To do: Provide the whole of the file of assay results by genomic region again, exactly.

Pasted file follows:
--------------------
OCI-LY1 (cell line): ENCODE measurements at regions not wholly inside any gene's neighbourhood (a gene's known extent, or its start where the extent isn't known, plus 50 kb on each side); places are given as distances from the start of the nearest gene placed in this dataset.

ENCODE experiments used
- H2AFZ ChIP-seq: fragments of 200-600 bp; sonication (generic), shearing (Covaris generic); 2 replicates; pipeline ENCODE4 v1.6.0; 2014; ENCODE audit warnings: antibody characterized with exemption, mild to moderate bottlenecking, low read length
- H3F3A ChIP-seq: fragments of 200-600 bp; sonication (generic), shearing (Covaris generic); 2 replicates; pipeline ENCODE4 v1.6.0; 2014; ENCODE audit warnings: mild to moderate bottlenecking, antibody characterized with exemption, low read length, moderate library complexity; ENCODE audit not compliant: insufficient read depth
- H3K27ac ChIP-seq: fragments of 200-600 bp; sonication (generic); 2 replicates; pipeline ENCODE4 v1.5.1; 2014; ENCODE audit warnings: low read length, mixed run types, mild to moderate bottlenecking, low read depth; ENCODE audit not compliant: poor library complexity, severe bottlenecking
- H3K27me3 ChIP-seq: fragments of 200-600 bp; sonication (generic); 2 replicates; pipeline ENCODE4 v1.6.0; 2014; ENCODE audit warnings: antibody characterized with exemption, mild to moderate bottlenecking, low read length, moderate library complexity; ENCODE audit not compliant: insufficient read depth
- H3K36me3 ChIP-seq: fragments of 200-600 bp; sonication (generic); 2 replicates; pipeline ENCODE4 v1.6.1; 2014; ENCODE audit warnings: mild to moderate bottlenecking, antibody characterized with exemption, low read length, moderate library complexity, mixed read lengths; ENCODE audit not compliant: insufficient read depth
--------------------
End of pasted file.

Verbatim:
OCI-LY1 (cell line): ENCODE measurements at regions not wholly inside any gene's neighbourhood (a gene's known extent, or its start where the extent isn't known, plus 50 kb on each side); places are given as distances from the start of the nearest gene placed in this dataset.

ENCODE experiments used
- H2AFZ ChIP-seq: fragments of 200-600 bp; sonication (generic), shearing (Covaris generic); 2 replicates; pipeline ENCODE4 v1.6.0; 2014; ENCODE audit warnings: antibody characterized with exemption, mild to moderate bottlenecking, low read length
- H3F3A ChIP-seq: fragments of 200-600 bp; sonication (generic), shearing (Covaris generic); 2 replicates; pipeline ENCODE4 v1.6.0; 2014; ENCODE audit warnings: mild to moderate bottlenecking, antibody characterized with exemption, low read length, moderate library complexity; ENCODE audit not compliant: insufficient read depth
- H3K27ac ChIP-seq: fragments of 200-600 bp; sonication (generic); 2 replicates; pipeline ENCODE4 v1.5.1; 2014; ENCODE audit warnings: low read length, mixed run types, mild to moderate bottlenecking, low read depth; ENCODE audit not compliant: poor library complexity, severe bottlenecking
- H3K27me3 ChIP-seq: fragments of 200-600 bp; sonication (generic); 2 replicates; pipeline ENCODE4 v1.6.0; 2014; ENCODE audit warnings: antibody characterized with exemption, mild to moderate bottlenecking, low read length, moderate library complexity; ENCODE audit not compliant: insufficient read depth
- H3K36me3 ChIP-seq: fragments of 200-600 bp; sonication (generic); 2 replicates; pipeline ENCODE4 v1.6.1; 2014; ENCODE audit warnings: mild to moderate bottlenecking, antibody characterized with exemption, low read length, moderate library complexity, mixed read lengths; ENCODE audit not compliant: insufficient read depth